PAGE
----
— Marzio's Crucifix and Zoroaster • F. Marion Crawford

... out louder and louder, simple and grand. Those who have heard Italian singers at their best know that thirty young Roman throats can emit a volume of sound equal to that which a hundred men of any other nation could produce. The stillness around them increased, too, as the procession lengthened. The great, dark crowd stood shoulder to shoulder, breathless with expectation, each man and woman feeling for a ...
— Don Orsino • F. Marion Crawford

... vicious. These, from their spitting proclivities, might be called Spitfires. I dare say this regards black cats most, whose backs, when rubbed in the dark, are seen to emit sparks. ...
— Punchinello, Vol. 1, No. 15, July 9, 1870 • Various

... which there is no return into the sphere of transmigration. The characteristics of the released soul are similar to those of Brahman; it participates in all the latter's glorious qualities and powers, excepting only Brahman's power to emit, rule, and ...
— The Vedanta-Sutras with the Commentary by Sankaracarya - Sacred Books of the East, Volume 1 • George Thibaut

... table water France Milling Co., Cobleskill. Gold medal Buckwheat flour Germania Wine Cellars, Hammondsport. Gold medal Champagnes Gleason Grape Juice Co., Fredonia. Silver medal Grape juice Gordon & Dilworth, New York city. Gold medal Canned fruits, meats and catsups in glass and tin Emit Greiner, 78 John street, New York city. Silver medal Dairy glass ware Hammondsport Wine Co., Hammondsport. Bronze medal Wines and champagnes High Rock Spring Co., Saratoga Springs. Gold medal Carbonated table water Irondequoit Wine Co., Rochester. Bronze medal Wines and champagnes ...
— New York at the Louisiana Purchase Exposition, St. Louis 1904 - Report of the New York State Commission • DeLancey M. Ellis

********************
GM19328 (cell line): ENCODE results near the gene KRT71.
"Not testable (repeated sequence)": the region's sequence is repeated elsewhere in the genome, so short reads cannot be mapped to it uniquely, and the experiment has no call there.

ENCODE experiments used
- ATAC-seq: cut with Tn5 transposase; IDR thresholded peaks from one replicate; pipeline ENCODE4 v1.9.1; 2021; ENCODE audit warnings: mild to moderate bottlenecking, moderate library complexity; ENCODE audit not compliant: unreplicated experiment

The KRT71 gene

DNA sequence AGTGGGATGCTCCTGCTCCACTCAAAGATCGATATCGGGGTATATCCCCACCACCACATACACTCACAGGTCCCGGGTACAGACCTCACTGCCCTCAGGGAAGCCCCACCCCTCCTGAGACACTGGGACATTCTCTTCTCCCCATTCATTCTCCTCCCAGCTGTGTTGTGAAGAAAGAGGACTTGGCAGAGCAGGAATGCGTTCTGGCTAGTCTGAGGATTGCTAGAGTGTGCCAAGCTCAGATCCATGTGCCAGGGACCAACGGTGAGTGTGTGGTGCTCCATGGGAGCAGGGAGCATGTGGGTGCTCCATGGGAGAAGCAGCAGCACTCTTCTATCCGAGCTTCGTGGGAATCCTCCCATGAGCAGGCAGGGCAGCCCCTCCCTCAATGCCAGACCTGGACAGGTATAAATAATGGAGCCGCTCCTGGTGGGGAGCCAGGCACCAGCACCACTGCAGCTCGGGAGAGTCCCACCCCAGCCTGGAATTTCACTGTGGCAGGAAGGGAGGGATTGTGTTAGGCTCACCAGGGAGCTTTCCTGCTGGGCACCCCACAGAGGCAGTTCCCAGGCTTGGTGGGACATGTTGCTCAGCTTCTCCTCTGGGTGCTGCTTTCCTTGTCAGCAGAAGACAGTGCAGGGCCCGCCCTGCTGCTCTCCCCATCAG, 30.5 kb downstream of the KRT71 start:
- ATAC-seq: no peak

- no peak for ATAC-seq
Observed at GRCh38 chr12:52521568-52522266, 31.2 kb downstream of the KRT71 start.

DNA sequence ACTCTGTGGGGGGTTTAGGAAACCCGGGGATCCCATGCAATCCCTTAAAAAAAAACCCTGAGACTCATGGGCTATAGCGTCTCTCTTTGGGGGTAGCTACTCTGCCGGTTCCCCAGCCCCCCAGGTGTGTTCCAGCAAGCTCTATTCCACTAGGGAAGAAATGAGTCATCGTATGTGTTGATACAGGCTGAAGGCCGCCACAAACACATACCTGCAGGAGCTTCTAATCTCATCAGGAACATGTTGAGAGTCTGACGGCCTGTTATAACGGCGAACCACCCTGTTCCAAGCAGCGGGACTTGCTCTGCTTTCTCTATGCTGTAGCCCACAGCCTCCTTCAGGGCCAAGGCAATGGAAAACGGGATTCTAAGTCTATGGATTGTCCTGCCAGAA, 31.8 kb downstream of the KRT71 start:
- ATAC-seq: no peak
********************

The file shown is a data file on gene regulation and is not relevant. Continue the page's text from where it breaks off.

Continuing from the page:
... cavalier," he remarked. "I pierce and am pierced. Here is my rapier. I clink steel. This is a blood-stain over my heart. I can emit hollow groans. I am patronized by many old Conservative families. I am the original manor-house apparition. I work alone, or ...
— Masterpieces of Mystery In Four Volumes - Mystic-Humorous Stories • Various

... ——, outside. fuerte strong, vigorous, forcible. fuerza force, strength, violence; a —— de, by dint of. fugitivo fugitive. fulano, -a, such a one, so-and-so. fulgente brilliant. fulgor m. splendor, resplendence. fulgurar to shine, emit flashes. fulminante fulminating, thunder-striking, flashing. fumar to smoke. fundamento foundation. fundar to found, establish. fundir to melt, fuse. funebre mournful, funereal. furia fury. furioso furious. furor m. fury. fusil m. gun. ...
— Novelas Cortas • Pedro Antonio de Alarcon

... streets of shops, the houses are much smaller, but of great size notwithstanding, and extremely high. They are very dirty: quite undrained, if my nose be at all reliable: and emit a peculiar fragrance, like the smell of very bad cheese, kept in very hot blankets. Notwithstanding the height of the houses, there would seem to have been a lack of room in the City, for new houses are thrust ...
— Pictures from Italy • Charles Dickens

... servant, a treasurer who receives, and is expected to keep faithfully whatever is committed to his care; and not only to preserve faithfully all deposits, but to produce them at the moment they are wanted. There are substances which are said to imbibe and retain the rays of light, and to emit them only in certain situations. As long as they retain the rays, no ...
— Practical Education, Volume II • Maria Edgeworth